Soybeans may grow scarce

From Bloomberg News

Soybean prices may be headed for their biggest jump in three decades as farmers plant more fields with corn.

Growers in the U.S. are preparing to sow the fewest acres of soybeans in 10 years. At the same time, demand is rising, creating conditions that traders say may double this year's average price of $5.98 a bushel and allow soybeans to replace corn as the best-performing farm commodity.

"The day of sub-$6 soybean prices is over," said Dan Basse, president of agricultural research firm AgResource Co. in Chicago. "Demand is growing too fast for production to keep pace."

Soybeans are used in about 60% of processed foods consumed by developed nations.

Consumers could feel the pinch because food makers including Paris-based Groupe Danone and Orrville, Ohio-based J.M. Smucker Co. would charge more to make up for costlier vegetable oil derived from soybeans, said Prudential Equity Group analyst John McMillin in New York.

Higher prices in the U.S. would boost costs globally because soybean futures on the Chicago Board of Trade are used as a benchmark to set the commodity's price in other countries.

Canola and palm prices also would rise, increasing expenses for Decatur, Ill.-based Archer Daniels Midland Co. and Bermuda-based Bunge Ltd., the world's largest vegetable-oil producers.

The price of soybeans could reach $13 a bushel by the end of 2007, up from $6.74 now, said Terry Roggensack at Hartfield Trading Partners in Chicago, who accurately forecast a rally in 2003.

The price surge in the 1970s prompted farmers in Brazil and Argentina to turn barley fields over to soybeans, creating an industry with $21 billion in annual sales.

The annual return on soybeans over the last two decades has lagged behind corn as U.S. demand surged for ethanol, a gasoline additive distilled from corn. During that time, global soybean supplies grew faster than consumption as new drought-resistant seeds boosted production in the U.S. and farmers in Brazil and Argentina expanded cultivation into wild grasslands.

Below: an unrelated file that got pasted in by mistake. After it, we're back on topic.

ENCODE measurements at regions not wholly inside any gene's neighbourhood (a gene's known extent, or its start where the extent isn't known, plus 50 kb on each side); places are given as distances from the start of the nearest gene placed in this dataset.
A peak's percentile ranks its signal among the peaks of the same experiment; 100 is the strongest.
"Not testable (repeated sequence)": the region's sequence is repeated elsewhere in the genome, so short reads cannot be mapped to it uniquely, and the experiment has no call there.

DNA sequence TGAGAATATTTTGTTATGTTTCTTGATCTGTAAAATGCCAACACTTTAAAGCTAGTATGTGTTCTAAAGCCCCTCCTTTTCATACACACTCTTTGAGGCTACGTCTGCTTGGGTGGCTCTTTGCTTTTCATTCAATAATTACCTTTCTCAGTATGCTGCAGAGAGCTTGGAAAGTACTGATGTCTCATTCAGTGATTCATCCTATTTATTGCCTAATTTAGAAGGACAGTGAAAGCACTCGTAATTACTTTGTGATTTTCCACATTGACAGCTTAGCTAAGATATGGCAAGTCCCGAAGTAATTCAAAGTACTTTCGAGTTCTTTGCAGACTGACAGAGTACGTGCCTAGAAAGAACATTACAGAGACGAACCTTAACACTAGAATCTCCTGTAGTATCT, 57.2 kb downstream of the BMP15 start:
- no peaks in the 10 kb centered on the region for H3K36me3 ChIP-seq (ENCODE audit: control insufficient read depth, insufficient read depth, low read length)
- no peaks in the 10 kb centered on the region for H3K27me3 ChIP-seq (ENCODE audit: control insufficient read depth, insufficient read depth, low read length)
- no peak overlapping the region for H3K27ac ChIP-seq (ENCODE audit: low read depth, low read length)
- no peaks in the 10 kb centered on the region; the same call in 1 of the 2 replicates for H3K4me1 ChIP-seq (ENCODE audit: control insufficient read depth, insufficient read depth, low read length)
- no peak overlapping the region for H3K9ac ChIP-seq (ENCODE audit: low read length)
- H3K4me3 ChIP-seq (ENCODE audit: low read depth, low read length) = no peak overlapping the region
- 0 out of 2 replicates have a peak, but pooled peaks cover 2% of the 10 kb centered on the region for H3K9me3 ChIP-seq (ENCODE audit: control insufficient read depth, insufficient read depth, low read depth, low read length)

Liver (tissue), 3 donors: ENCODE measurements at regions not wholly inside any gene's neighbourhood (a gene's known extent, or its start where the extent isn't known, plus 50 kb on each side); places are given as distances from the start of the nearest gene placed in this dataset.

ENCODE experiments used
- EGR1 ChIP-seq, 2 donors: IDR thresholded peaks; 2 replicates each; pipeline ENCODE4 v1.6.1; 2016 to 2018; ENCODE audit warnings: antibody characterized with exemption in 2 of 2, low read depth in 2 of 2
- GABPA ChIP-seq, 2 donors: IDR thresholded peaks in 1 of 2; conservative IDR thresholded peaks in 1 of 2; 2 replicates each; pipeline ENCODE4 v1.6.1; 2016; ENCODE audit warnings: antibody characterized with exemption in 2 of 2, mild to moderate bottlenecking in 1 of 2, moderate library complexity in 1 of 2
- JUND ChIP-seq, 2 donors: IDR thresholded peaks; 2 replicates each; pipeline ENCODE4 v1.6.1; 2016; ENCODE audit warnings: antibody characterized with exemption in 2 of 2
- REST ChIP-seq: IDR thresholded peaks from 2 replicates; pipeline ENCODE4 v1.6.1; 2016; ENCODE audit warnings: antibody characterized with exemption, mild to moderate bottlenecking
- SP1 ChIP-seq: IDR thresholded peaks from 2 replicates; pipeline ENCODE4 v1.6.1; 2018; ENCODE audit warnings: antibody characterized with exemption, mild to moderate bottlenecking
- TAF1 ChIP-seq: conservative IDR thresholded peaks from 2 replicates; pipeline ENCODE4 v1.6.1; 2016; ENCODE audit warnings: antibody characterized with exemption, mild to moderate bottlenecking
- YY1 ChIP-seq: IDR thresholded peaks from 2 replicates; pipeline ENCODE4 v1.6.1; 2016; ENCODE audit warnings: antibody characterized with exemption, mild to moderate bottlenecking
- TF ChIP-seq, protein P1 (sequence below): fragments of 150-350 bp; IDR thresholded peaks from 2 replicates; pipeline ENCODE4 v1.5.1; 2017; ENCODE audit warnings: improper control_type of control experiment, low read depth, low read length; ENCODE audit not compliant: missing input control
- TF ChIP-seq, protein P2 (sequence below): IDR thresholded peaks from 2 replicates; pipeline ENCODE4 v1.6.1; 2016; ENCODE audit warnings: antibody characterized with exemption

Trading patterns already show investors' interest shifting to soybeans from corn.

The number of outstanding corn contracts on the Chicago Board of Trade reached a record 1.43 million last month, and have since declined 3.5% to 1.38 million. The number of outstanding soybean contracts in that time rose as much as 9% from about 395,000 on Nov. 20 to a record 431,971 on Dec. 14, exchange data show.

Grain processors and speculators are betting soybeans will outperform corn during 2007. Soybeans to be delivered in November are 8.8% more expensive than soybeans for January delivery. The price of corn for December 2007 delivery is 9.2% less than for March.

"As more acres are diverted to corn, the picture for the soybean balance sheet gets tighter and tighter," said William Plummer, who manages $106 million of commodity futures at Range Wise Inc. in Chicago.

Not everyone is convinced there will be a soybean shortage. Brazil and Argentina, which account for 43% of the world's supply, may produce bigger crops, and a price rally before U.S. planting begins in the spring may encourage farmers to cancel plans to switch to corn.

Soybeans are the world's fourth-largest crop by acreage, after wheat, rice and corn.

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